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My name's Joel Kelly and I live in Halifax, NS.

I'm a 20something guy doing digital and social media strategy for a Halifax-based marketing agency.

I'm a vegan nerd and marketing asshole.

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Contact me about whatever (like, say, your marketing questions) at

Tuesday, August 12, 2008

Your microsite is a separate product

So I had a chat with @pirie yesterday that got me thinking more about micro-sites. Basically, when I say microsites suck, I mean specifically micro-sites that are an advertisement solely, that exist only to try to sell the visitor on something.

Simpsonize Me and Elf Yourself are not advertisements solely for their respective brand associations. No, they’re separate products. Simpsonize Me isn’t an ad for Whoppers, it’s a separate offering from Burger King. Landlord Lou isn’t an ad for Killam Properties, it’s a series of funny videos that contain characters from Killam Ads.

Microsites can work if they are themselves a product, themselves an offering. And the hope is that they create a good experience for the user, and they associate that good, fun experience with the brand that’s supporting it.

But if your microsite is just an ad, contains some little gimmick just to get people there but is, at the end of the day, just another ad... Well, it sucks.


Ben said...

Hit me with your top five microsites?

Joel Kelly said...

Those are 3 that I really think have made solid, standalone entertainment products.

@brightwhite tweeted that they do real, proper microsites for NSBI, so this is the kind of thing I'm talking about too:

I'll get some more together later, but you see what I mean at least :0

Joel Kelly said...

And that should have been a :) not a :O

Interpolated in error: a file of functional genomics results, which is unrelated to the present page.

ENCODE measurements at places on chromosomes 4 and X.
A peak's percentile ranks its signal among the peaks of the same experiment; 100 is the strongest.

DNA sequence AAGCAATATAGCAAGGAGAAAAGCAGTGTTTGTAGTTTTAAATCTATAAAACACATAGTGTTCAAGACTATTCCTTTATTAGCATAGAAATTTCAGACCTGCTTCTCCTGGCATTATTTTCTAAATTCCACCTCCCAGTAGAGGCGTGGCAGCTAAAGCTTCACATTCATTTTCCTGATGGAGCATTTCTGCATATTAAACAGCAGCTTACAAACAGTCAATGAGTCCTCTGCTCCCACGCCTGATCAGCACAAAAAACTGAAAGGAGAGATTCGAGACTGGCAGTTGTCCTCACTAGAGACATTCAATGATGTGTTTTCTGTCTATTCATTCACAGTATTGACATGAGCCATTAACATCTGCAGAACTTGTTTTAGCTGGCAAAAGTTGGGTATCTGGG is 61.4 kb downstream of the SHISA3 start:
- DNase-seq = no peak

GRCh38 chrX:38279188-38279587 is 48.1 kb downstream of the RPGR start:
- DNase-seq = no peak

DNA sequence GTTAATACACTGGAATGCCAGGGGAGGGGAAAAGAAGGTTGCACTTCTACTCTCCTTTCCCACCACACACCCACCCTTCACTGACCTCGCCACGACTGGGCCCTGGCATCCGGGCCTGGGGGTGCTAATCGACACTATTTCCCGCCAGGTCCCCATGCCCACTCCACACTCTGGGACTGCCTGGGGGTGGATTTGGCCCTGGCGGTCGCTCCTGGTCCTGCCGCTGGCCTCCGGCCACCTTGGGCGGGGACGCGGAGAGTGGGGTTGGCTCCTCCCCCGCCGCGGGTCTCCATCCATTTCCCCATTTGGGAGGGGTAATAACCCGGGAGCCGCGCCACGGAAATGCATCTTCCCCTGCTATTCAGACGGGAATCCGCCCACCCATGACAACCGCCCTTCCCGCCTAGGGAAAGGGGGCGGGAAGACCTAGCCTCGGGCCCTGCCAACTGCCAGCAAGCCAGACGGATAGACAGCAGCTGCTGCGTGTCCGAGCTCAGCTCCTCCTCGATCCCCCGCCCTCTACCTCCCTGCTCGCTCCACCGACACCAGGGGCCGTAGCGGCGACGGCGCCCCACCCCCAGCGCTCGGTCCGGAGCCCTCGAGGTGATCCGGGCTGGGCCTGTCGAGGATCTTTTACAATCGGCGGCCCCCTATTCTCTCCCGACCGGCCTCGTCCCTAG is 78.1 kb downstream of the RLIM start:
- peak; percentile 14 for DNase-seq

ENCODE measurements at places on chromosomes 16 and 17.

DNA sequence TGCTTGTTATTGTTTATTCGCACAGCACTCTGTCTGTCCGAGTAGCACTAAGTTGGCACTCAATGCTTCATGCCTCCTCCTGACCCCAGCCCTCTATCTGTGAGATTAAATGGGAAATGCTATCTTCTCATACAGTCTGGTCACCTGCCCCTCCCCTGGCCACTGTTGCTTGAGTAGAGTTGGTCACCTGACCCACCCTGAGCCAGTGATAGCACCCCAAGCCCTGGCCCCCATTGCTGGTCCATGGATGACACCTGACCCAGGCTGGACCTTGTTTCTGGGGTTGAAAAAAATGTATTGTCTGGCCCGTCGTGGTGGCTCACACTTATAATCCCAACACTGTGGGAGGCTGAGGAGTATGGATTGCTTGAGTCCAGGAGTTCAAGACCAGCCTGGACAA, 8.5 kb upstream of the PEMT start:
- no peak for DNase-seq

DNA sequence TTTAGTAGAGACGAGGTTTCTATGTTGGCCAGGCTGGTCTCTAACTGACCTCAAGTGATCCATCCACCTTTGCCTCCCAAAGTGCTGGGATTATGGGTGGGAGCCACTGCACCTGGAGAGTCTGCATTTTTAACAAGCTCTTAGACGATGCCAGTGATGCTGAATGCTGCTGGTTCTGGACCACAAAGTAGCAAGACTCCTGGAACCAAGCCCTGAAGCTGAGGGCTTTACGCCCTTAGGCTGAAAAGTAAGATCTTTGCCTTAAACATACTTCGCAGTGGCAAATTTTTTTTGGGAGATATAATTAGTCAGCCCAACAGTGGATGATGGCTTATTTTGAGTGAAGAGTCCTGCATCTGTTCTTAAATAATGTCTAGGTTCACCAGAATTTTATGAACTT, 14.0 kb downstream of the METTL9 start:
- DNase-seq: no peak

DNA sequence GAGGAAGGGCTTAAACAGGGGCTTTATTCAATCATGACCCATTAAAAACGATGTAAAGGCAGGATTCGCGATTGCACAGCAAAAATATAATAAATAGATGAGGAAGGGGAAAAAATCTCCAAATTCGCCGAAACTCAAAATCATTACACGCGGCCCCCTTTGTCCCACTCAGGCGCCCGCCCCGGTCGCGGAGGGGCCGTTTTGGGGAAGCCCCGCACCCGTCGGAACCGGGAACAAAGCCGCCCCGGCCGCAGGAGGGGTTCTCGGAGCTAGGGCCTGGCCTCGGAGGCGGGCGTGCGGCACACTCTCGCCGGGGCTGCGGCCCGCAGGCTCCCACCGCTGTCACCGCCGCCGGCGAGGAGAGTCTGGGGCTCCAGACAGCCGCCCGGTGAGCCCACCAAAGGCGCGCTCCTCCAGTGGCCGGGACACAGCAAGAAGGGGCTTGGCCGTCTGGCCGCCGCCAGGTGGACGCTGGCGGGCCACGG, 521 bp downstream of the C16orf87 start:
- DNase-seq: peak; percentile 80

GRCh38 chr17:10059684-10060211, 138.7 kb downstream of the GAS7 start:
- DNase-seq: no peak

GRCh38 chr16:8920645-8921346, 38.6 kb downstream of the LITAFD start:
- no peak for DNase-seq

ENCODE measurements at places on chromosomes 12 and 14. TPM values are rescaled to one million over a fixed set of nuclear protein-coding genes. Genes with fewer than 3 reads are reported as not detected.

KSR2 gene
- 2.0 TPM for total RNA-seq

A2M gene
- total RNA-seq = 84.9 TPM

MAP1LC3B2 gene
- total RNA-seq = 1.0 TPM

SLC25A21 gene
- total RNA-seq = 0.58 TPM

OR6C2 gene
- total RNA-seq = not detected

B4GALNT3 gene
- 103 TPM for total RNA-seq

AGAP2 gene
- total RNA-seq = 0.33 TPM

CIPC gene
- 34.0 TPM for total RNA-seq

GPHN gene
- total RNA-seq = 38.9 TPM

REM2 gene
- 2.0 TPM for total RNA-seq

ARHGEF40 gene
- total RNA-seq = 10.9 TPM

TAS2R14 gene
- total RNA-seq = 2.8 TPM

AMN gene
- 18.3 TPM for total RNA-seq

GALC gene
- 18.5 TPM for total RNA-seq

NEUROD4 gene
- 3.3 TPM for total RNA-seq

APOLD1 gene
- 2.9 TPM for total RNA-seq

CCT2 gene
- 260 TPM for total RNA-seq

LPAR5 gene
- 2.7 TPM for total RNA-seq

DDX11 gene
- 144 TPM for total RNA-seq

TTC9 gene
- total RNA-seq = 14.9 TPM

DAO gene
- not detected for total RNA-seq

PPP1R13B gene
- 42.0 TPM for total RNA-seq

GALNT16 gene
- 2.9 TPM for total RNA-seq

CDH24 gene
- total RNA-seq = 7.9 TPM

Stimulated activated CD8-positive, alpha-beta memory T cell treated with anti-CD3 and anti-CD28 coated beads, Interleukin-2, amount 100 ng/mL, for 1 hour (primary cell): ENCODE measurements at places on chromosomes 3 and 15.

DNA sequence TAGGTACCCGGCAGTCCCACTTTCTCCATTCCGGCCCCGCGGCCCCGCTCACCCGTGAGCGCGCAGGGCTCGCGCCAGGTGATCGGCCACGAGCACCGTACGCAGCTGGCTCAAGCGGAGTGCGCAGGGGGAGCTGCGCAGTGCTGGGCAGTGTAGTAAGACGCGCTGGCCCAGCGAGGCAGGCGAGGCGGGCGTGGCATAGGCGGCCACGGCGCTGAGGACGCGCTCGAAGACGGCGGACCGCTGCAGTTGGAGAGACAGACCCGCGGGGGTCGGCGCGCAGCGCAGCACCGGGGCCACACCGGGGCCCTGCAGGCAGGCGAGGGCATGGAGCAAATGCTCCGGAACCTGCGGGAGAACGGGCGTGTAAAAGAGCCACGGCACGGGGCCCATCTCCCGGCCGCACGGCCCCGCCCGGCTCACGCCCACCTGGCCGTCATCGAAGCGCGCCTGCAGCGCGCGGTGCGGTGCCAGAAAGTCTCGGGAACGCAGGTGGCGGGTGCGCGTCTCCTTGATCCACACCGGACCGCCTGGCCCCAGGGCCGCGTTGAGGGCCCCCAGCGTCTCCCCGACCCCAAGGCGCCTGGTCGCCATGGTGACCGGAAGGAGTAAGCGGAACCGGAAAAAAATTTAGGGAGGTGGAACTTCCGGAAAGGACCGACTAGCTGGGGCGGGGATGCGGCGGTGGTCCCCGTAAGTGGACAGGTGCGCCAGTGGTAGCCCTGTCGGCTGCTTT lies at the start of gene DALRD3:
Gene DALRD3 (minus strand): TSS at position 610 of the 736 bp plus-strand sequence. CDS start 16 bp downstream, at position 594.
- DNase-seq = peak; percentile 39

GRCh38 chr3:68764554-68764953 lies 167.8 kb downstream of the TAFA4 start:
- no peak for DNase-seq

Webconomist said...

Couldn't agree with you more...poorly executed it's like a bigger banner ad; and banner ads work so poorly because they are interruptive and the Web is an active medium, unlike TV which is a passive medium so ads work better there.

Microsits only seem to succeed when you can participate - the Web is after all, a participative medium.

Joel Kelly said...

Great point. I think a lot of the problems are advertisers thinking ads can "get the attention" of the user for long periods of time. Flash banner ads just never seem to actually get to the point. They assume that you're going to sit there watching them... which no one does.

Someone goes to a good microsite because they want to, because there's something in it for them. They don't go to watch an ad.

Carman said...

tks for the mention... good to know that you think is on the right track. When it comes to ad agencies, one of their largest challenges over the next 12-24 months will be their inability to see the web from a 'digital native' POV. Simply put, most traditional ad folk would see the distinctions you draw in this post as rather trivial.

Joel Kelly said...

I hear that, Carman. The Internet is a thing by itself to most agency people, a culture with no subcultures within it. A product without forking viewpoints or executions. It's just The Internet.